United States District Court, D. Nevada
Hoffman, Jr. United States Magistrate Judge.
before the Court is Defendants' motion to transfer venue
(ECF No. 12), filed on October 13, 2016. Plaintiff filed a
response (ECF No. 13) on October 28, 2016, and Defendants
filed a reply (ECF No. 16) on November 21, 2016.
case arises out of an insurance dispute between Plaintiff,
Arlene L. Lizaso, and Defendants, Provident Life and Casualty
Insurance Company (PLC), Provident Life and Accident
Insurance Company (PLA), and Unum Group (Unum). PLC issued
Plaintiff an insurance policy while she was living and
employed in New York as a registered nurse. Based on an
injury claim brought by Plaintiff, Defendants began paying
disability payments to Plaintiff in June, 2011. Defendants
continued payment for full disability until July, 2013, and
for partial disability until August, 2014, when they
terminated benefits upon their finding that Plaintiff was
fully able to return to work.
January, 2015, Plaintiff moved to Nevada, and in February,
2015 she filed an appeal of Defendants' decision to
terminate her benefits. Defendants denied her appeal, first
in August, 2015, and again in May, 2016. Plaintiff then
brought a claim against Defendants in the District Court for
Clark County, Nevada, which was subsequently removed to the
District Court of Nevada.
now request that this case be transferred to the District
Court for the Southern District of New York, arguing that the
subject matter of the case is more strongly connected to New
York, that New York law will apply, and that the convenience
of the witnesses and parties would be better served by
litigating the case in New York. Plaintiff opposes transfer,
arguing that her choice of forum deserves deference, that the
convenience of the parties favors Nevada, and that Nevada law
Court has authority under 28 U.S.C. § 1404 to transfer a
civil action “[f]or the convenience of parties and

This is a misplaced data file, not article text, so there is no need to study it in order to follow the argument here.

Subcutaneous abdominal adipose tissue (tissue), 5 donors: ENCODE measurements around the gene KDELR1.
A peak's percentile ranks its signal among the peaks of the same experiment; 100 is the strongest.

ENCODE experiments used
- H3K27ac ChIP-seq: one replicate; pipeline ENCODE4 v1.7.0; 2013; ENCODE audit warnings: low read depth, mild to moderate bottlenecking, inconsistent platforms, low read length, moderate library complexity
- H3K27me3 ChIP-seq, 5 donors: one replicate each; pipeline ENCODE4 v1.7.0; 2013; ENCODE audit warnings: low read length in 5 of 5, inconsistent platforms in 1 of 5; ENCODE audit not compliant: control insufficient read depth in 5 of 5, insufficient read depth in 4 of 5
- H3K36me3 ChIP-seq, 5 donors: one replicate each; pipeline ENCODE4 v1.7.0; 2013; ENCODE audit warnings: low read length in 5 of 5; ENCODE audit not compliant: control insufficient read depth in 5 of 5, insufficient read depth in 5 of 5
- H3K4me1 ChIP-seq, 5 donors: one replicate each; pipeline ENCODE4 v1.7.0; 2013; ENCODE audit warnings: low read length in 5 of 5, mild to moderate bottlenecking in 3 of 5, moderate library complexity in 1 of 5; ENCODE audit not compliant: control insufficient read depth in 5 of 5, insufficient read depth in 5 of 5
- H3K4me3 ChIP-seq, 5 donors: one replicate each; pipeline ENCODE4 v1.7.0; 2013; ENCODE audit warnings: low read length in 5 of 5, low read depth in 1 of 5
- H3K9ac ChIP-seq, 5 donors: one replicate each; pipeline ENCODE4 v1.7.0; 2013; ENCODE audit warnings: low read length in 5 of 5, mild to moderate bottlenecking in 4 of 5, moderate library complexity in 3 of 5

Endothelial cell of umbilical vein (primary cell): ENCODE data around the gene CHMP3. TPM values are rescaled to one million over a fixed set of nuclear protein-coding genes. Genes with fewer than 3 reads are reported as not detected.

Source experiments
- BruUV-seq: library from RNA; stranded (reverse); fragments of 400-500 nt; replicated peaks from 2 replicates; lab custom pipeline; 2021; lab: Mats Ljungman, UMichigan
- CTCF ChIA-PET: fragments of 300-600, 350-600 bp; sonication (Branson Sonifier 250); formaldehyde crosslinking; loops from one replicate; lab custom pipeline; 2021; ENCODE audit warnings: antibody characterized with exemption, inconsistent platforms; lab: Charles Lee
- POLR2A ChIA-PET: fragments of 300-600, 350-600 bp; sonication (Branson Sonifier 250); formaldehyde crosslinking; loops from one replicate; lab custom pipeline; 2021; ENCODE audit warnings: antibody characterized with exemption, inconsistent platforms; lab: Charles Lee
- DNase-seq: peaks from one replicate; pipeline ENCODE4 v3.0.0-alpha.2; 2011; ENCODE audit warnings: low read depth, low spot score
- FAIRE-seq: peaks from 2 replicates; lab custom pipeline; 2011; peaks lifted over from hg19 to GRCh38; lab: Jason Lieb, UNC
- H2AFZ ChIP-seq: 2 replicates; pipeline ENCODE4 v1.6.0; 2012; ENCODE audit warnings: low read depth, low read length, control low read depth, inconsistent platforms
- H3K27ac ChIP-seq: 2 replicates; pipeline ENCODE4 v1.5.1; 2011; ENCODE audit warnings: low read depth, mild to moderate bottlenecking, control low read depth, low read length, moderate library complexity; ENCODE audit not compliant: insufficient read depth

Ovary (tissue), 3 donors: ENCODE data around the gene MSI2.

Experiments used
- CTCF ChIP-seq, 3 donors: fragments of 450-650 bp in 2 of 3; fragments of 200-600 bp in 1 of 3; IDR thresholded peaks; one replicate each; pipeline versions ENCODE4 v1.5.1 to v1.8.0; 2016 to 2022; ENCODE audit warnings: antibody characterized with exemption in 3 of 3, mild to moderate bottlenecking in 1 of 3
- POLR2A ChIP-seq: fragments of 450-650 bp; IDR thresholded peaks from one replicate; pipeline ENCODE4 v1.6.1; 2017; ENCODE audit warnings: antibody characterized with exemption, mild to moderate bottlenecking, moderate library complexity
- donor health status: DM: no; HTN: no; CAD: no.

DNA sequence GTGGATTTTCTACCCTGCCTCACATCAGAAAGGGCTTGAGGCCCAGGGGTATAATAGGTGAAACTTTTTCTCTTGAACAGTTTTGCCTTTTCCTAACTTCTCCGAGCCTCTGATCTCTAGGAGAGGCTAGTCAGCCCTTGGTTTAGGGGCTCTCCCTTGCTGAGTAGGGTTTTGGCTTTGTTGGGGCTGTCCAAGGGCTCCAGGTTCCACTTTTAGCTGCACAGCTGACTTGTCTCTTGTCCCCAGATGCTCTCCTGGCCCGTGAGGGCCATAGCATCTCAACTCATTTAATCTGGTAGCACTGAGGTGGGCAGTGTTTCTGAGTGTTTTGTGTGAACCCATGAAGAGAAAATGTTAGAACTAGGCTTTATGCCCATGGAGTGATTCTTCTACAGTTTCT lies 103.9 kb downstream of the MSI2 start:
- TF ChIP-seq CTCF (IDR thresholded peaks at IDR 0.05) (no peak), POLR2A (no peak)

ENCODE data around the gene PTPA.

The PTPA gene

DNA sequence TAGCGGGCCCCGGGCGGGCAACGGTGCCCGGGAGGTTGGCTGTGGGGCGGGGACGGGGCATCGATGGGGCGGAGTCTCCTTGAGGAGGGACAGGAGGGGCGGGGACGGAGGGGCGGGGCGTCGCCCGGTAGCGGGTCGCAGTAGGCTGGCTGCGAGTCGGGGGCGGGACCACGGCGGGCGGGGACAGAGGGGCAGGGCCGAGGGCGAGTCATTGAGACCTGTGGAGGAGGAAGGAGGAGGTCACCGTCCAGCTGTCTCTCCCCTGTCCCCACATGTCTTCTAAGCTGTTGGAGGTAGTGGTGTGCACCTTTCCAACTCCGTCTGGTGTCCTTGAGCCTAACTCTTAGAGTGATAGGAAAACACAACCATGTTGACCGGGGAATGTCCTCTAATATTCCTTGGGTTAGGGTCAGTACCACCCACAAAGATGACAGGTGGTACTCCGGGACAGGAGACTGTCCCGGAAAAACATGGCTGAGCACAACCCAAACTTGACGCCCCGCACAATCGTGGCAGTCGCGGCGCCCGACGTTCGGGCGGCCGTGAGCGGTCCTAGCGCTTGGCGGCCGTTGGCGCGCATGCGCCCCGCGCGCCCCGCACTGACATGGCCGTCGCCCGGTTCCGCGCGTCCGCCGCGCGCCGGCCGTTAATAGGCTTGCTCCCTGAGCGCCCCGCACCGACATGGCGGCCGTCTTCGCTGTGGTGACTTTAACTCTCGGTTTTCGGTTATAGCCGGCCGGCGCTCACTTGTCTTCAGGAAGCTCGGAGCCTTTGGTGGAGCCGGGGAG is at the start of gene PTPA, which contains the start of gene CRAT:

witnesses, in the interest of justice” to any other
district where it might have been brought. District courts
have broad discretion “to adjudicate motions for
transfer according to an individualized, case-by-case
consideration of convenience and fairness.” Stewart
Org., Inc. v. Ricoh Corp., 487 U.S. 22, 23 (1988)
(See also Jones v. GNC Franchising, Inc., 211 F.3d
495, 498 (9th Cir. 2000)). To determine whether a change of
venue is warranted, the Court considers “(1) the
location where the relevant agreements were negotiated and
executed, (2) the state that is most familiar with the
governing law, (3) the plaintiff's choice of forum, (4)
the respective parties' contacts with the forum, (5) the
contacts relating to the plaintiff's cause of action in
the chosen forum, (6) the differences in the costs of
litigation in the two forums, (7) the availability of
compulsory process to compel attendance of unwilling
non-party witnesses, and (8) the ease of access to sources of
proof.” Jones, 211 F.3d at 498.
both parties concede that this action might have been brought
in the Southern District of New York. (Mot. at 3,
Resp. at 6). Therefore, the only remaining questions
for the Court are whether the convenience of the parties and
witnesses would be served by transfer, and whether transfer
serves the interest of justice. The Court will consider the
eight factors articulated in Jones to answer these
The location where the relevant agreements were negotiated
parties concede that Plaintiff's insurance policy was
negotiated, executed and delivered while she was living and
working in New York. This factor weighs strongly in favor of
transfer to New York.
The state that is most familiar with the governing
parties agree that Nevada tends to follow the Restatement
(Second) of Conflict of Laws in determining choice-of-law
questions involving insurance contracts. Under the
Restatement, the validity of a life insurance contract is
generally determined by the local law of the state where the
insured was domiciled at the time the policy was applied for.
Restatement (Second) of Conflicts of Laws § 192 (1971).
An exception to this generalization may be warranted when
another state has a more significant relationship to the
transaction and the parties. Id. Here, both parties
agree that Plaintiff was domiciled in New York when the
policy was executed.
because she was domiciled in Nevada when she filed her
appeals, and when Defendants ultimately denied those appeals,
Plaintiff argues that Nevada has a more significant
relationship to the transaction and the parties than New
York. Under this view, the exception noted above might apply.
Defendants respond that Plaintiff's claim arose upon
termination of her benefits, ...